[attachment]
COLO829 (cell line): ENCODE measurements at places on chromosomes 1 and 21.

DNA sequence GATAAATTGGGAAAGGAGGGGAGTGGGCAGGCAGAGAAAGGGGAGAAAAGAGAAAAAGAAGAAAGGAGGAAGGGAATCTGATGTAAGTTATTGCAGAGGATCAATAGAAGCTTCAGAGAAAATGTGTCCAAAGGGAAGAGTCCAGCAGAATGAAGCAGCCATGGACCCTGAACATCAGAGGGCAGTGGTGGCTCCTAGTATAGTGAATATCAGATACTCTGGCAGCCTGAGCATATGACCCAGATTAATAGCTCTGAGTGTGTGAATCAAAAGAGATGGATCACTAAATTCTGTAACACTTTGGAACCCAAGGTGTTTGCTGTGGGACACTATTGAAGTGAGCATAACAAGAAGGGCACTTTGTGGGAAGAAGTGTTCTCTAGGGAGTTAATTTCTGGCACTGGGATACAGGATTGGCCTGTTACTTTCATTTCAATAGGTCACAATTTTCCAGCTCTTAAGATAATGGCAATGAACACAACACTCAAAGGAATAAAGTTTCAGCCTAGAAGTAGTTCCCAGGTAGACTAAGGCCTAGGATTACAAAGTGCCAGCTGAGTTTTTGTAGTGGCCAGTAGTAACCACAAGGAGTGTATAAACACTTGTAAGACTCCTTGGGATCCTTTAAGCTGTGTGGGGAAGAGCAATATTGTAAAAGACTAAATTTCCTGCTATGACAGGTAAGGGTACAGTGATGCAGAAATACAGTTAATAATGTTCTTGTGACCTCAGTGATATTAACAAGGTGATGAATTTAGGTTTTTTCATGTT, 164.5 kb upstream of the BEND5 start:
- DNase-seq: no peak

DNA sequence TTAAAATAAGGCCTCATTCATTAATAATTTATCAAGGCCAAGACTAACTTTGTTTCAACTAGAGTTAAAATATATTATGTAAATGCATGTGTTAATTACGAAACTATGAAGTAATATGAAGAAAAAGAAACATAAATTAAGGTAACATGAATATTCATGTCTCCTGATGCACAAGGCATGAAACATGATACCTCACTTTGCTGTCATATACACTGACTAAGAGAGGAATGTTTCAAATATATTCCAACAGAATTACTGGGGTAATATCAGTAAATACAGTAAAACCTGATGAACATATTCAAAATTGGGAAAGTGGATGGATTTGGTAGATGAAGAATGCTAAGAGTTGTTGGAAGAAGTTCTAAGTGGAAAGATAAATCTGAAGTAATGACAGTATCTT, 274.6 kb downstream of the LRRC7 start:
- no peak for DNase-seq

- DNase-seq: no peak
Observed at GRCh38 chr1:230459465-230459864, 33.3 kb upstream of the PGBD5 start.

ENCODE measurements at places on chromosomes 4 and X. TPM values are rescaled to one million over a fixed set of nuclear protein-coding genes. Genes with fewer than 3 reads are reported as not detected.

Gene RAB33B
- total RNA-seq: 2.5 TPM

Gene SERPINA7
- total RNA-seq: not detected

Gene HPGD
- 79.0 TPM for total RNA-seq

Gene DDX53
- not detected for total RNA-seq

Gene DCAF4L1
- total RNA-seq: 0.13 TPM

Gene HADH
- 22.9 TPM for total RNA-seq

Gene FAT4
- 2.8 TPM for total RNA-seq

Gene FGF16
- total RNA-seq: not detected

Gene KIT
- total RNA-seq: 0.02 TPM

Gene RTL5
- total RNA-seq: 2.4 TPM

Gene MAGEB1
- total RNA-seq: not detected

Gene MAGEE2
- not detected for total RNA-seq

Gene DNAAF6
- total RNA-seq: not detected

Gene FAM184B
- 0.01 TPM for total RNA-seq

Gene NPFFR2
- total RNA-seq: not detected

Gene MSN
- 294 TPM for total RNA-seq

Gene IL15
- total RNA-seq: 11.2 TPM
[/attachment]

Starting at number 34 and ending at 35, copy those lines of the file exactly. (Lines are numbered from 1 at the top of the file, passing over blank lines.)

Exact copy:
- total RNA-seq: not detected

Gene FAM184B